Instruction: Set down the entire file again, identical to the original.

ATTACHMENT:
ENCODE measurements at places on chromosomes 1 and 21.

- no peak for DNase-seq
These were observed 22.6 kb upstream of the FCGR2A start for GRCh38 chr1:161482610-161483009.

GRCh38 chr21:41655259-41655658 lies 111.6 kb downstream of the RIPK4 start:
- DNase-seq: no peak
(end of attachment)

ENCODE measurements at places on chromosomes 1 and 21.

- no peak for DNase-seq
These were observed 22.6 kb upstream of the FCGR2A start for GRCh38 chr1:161482610-161483009.

GRCh38 chr21:41655259-41655658 lies 111.6 kb downstream of the RIPK4 start:
- DNase-seq: no peak